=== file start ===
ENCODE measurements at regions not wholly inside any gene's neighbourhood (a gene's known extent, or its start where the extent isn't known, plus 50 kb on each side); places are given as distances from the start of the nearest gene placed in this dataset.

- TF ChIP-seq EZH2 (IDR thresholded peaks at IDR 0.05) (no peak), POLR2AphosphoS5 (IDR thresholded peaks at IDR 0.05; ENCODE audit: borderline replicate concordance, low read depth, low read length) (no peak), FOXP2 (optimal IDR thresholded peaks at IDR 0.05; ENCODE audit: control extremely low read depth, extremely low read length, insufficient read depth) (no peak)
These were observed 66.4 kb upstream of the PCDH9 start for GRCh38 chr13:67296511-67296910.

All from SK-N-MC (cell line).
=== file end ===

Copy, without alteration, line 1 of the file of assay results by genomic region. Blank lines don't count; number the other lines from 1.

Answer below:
ENCODE measurements at regions not wholly inside any gene's neighbourhood (a gene's known extent, or its start where the extent isn't known, plus 50 kb on each side); places are given as distances from the start of the nearest gene placed in this dataset.